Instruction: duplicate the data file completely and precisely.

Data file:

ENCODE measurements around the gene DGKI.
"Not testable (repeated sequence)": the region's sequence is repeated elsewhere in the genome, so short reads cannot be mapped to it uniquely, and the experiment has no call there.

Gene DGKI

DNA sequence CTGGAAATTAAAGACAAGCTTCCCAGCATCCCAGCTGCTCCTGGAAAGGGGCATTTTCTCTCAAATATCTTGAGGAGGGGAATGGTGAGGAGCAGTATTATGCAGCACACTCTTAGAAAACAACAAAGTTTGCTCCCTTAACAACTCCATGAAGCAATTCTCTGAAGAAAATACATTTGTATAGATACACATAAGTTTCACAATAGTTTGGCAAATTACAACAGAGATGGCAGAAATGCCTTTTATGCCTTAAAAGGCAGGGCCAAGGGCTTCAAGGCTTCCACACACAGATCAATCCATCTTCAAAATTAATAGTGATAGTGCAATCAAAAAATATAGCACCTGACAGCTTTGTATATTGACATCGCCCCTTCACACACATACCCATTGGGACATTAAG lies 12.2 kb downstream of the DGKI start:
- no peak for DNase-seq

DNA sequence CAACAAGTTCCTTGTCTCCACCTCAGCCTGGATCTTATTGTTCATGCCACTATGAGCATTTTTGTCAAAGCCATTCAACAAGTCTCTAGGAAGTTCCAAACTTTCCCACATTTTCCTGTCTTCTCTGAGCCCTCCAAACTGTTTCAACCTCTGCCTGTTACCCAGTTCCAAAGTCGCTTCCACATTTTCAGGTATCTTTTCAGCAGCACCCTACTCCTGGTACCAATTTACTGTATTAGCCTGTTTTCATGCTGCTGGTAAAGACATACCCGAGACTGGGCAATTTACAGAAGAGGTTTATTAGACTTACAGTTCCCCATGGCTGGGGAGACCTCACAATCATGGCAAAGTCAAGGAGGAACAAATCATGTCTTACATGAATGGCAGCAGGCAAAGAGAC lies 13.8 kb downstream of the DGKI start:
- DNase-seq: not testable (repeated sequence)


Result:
ENCODE measurements around the gene DGKI.
"Not testable (repeated sequence)": the region's sequence is repeated elsewhere in the genome, so short reads cannot be mapped to it uniquely, and the experiment has no call there.

Gene DGKI

DNA sequence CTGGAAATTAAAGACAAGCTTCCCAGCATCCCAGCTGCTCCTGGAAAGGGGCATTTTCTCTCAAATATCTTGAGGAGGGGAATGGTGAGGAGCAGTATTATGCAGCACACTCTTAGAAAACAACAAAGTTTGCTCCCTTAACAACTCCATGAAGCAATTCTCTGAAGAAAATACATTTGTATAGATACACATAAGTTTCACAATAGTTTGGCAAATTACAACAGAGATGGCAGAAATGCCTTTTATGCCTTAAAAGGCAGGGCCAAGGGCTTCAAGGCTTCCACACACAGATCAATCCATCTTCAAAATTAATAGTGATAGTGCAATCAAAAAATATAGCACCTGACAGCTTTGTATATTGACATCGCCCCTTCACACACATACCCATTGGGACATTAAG lies 12.2 kb downstream of the DGKI start:
- no peak for DNase-seq

DNA sequence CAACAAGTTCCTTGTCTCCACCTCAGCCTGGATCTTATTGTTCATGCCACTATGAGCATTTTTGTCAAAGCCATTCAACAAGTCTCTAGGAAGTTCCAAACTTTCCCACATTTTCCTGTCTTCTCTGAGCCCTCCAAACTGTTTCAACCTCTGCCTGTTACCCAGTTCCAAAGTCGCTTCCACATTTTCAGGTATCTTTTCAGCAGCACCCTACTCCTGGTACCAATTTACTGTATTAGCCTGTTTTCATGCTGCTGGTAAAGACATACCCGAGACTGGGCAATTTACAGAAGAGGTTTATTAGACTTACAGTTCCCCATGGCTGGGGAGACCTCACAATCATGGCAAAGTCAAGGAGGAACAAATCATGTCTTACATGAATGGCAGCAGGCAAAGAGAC lies 13.8 kb downstream of the DGKI start:
- DNase-seq: not testable (repeated sequence)